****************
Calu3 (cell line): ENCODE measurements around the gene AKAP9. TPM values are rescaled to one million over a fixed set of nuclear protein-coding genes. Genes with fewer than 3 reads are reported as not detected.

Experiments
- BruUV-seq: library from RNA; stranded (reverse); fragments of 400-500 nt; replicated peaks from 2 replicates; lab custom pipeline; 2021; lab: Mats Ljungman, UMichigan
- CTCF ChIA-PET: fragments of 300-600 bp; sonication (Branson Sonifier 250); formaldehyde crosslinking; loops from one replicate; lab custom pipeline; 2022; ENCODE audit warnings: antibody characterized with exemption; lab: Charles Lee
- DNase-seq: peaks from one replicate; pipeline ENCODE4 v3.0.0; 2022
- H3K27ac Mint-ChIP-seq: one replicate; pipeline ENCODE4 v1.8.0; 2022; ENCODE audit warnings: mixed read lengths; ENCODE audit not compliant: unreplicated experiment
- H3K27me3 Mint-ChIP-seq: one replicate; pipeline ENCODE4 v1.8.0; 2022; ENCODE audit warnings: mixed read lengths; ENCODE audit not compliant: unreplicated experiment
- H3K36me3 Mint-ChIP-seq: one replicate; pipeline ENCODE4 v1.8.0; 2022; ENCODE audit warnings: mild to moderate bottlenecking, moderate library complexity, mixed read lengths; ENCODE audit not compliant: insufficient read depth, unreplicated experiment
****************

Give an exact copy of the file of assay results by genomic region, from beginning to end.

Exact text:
Calu3 (cell line): ENCODE measurements around the gene AKAP9. TPM values are rescaled to one million over a fixed set of nuclear protein-coding genes. Genes with fewer than 3 reads are reported as not detected.

Experiments
- BruUV-seq: library from RNA; stranded (reverse); fragments of 400-500 nt; replicated peaks from 2 replicates; lab custom pipeline; 2021; lab: Mats Ljungman, UMichigan
- CTCF ChIA-PET: fragments of 300-600 bp; sonication (Branson Sonifier 250); formaldehyde crosslinking; loops from one replicate; lab custom pipeline; 2022; ENCODE audit warnings: antibody characterized with exemption; lab: Charles Lee
- DNase-seq: peaks from one replicate; pipeline ENCODE4 v3.0.0; 2022
- H3K27ac Mint-ChIP-seq: one replicate; pipeline ENCODE4 v1.8.0; 2022; ENCODE audit warnings: mixed read lengths; ENCODE audit not compliant: unreplicated experiment
- H3K27me3 Mint-ChIP-seq: one replicate; pipeline ENCODE4 v1.8.0; 2022; ENCODE audit warnings: mixed read lengths; ENCODE audit not compliant: unreplicated experiment
- H3K36me3 Mint-ChIP-seq: one replicate; pipeline ENCODE4 v1.8.0; 2022; ENCODE audit warnings: mild to moderate bottlenecking, moderate library complexity, mixed read lengths; ENCODE audit not compliant: insufficient read depth, unreplicated experiment